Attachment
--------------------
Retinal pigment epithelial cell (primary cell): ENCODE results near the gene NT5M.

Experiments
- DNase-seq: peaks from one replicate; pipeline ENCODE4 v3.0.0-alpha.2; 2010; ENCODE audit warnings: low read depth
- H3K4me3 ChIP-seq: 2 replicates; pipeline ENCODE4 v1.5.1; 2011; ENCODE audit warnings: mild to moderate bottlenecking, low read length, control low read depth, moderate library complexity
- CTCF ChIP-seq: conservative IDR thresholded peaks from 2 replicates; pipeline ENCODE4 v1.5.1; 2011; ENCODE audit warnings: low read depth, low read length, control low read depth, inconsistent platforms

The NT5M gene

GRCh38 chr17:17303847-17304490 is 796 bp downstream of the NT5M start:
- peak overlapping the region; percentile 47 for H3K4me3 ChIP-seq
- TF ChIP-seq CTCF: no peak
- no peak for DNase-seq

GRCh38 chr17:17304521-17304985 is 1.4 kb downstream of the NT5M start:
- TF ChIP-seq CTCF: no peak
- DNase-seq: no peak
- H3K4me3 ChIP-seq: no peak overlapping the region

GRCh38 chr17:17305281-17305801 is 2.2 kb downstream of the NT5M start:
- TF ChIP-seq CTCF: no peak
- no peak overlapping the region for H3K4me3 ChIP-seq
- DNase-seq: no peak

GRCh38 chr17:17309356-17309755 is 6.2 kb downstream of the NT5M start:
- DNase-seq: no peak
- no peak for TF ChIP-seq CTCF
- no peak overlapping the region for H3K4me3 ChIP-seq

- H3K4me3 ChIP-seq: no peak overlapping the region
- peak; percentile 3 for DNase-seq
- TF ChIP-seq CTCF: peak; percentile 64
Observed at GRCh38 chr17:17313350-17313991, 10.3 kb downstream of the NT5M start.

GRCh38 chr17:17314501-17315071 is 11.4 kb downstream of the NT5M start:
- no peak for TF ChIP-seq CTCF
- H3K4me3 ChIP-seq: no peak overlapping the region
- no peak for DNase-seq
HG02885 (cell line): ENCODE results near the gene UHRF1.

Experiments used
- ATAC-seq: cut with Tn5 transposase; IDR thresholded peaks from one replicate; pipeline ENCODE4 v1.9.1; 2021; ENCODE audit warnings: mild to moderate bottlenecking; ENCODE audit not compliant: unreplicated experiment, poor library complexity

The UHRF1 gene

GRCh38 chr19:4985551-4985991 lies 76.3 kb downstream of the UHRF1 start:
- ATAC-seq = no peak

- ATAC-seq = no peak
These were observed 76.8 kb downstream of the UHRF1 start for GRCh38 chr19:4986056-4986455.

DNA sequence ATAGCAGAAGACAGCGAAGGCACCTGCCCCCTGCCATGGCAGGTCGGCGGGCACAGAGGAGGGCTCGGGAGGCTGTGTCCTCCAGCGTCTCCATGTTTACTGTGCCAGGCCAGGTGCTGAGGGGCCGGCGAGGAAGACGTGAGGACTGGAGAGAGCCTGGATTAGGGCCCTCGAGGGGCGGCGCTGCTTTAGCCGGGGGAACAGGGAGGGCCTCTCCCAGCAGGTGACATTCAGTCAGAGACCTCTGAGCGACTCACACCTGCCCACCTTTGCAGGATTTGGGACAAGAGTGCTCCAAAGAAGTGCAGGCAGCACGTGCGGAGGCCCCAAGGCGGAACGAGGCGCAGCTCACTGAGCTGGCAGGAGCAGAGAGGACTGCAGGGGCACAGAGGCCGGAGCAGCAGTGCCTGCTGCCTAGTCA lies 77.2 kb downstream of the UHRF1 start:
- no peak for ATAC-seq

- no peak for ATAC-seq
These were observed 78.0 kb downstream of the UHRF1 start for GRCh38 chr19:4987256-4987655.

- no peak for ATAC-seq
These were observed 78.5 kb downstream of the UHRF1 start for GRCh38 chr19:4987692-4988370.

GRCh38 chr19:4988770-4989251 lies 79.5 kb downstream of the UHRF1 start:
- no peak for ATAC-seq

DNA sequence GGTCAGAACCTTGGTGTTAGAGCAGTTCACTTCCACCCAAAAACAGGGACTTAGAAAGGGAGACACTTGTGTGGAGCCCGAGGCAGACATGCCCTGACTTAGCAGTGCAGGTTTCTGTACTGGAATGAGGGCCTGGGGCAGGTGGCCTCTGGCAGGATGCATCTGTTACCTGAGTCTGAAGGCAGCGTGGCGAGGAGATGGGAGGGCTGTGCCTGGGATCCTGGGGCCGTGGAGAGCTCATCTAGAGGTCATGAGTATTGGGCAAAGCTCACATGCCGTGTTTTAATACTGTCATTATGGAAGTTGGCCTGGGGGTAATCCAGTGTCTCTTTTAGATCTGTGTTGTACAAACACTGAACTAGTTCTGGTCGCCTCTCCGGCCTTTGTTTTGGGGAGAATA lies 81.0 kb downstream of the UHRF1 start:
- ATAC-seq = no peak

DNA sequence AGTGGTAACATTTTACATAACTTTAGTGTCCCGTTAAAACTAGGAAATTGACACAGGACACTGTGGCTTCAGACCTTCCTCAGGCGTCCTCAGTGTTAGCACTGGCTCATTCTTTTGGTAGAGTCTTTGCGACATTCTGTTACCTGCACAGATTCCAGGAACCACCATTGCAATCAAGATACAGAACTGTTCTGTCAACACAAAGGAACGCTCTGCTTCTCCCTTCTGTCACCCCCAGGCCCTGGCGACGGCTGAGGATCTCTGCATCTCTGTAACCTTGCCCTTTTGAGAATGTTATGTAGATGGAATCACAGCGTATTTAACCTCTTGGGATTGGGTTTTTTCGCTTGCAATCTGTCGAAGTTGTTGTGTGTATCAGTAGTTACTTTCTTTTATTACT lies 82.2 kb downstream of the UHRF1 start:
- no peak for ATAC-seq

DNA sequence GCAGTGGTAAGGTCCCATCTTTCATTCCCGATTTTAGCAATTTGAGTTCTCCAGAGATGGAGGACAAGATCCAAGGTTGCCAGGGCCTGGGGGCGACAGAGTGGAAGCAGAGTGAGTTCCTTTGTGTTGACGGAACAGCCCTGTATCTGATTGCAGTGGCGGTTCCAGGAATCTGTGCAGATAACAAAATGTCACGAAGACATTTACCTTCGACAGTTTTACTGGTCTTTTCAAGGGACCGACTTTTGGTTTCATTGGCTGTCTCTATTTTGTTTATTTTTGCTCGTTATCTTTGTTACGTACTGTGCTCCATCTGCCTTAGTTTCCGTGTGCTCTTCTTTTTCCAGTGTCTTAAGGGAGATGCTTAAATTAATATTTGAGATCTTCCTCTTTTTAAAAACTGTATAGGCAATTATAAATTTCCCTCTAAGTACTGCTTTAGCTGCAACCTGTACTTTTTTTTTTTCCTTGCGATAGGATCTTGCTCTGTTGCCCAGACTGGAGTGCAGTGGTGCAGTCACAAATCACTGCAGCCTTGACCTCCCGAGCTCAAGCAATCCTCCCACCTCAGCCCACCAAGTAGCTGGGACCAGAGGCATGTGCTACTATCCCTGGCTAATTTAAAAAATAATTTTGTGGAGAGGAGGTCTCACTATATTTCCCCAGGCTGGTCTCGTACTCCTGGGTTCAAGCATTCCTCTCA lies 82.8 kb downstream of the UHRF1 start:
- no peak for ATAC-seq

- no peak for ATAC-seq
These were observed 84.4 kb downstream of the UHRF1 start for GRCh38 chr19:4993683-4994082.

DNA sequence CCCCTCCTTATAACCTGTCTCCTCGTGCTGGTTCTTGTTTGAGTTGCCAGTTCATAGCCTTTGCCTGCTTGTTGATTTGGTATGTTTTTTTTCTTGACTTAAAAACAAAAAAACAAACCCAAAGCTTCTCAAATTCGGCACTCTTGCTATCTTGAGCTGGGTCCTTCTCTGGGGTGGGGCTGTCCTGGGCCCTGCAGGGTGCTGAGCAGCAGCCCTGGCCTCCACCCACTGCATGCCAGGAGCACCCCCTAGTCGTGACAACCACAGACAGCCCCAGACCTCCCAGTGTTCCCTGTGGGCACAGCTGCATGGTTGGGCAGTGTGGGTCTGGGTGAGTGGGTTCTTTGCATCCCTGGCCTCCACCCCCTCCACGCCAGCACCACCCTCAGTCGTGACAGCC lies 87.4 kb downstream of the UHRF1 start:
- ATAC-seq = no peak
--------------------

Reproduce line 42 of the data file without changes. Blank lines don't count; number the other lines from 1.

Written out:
These were observed 78.0 kb downstream of the UHRF1 start for GRCh38 chr19:4987256-4987655.